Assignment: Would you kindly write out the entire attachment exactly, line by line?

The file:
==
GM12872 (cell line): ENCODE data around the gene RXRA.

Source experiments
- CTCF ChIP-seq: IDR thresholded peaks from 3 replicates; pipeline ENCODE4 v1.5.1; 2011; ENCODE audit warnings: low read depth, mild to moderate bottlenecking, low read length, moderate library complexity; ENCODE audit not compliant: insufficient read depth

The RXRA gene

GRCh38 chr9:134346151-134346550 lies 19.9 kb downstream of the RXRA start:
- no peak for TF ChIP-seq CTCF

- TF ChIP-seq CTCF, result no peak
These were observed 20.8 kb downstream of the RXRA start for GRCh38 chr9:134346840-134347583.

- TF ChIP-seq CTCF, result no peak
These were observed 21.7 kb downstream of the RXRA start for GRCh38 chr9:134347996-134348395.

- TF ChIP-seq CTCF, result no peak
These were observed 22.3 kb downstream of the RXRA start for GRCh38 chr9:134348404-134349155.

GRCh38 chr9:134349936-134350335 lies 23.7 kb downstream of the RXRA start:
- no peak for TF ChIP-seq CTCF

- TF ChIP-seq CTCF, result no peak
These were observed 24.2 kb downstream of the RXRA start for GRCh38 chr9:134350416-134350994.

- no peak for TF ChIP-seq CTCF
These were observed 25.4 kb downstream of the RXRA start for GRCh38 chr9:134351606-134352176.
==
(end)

GM12872 (cell line): ENCODE data around the gene RXRA.

Source experiments
- CTCF ChIP-seq: IDR thresholded peaks from 3 replicates; pipeline ENCODE4 v1.5.1; 2011; ENCODE audit warnings: low read depth, mild to moderate bottlenecking, low read length, moderate library complexity; ENCODE audit not compliant: insufficient read depth

The RXRA gene

GRCh38 chr9:134346151-134346550 lies 19.9 kb downstream of the RXRA start:
- no peak for TF ChIP-seq CTCF

- TF ChIP-seq CTCF, result no peak
These were observed 20.8 kb downstream of the RXRA start for GRCh38 chr9:134346840-134347583.

- TF ChIP-seq CTCF, result no peak
These were observed 21.7 kb downstream of the RXRA start for GRCh38 chr9:134347996-134348395.

- TF ChIP-seq CTCF, result no peak
These were observed 22.3 kb downstream of the RXRA start for GRCh38 chr9:134348404-134349155.

GRCh38 chr9:134349936-134350335 lies 23.7 kb downstream of the RXRA start:
- no peak for TF ChIP-seq CTCF

- TF ChIP-seq CTCF, result no peak
These were observed 24.2 kb downstream of the RXRA start for GRCh38 chr9:134350416-134350994.

- no peak for TF ChIP-seq CTCF
These were observed 25.4 kb downstream of the RXRA start for GRCh38 chr9:134351606-134352176.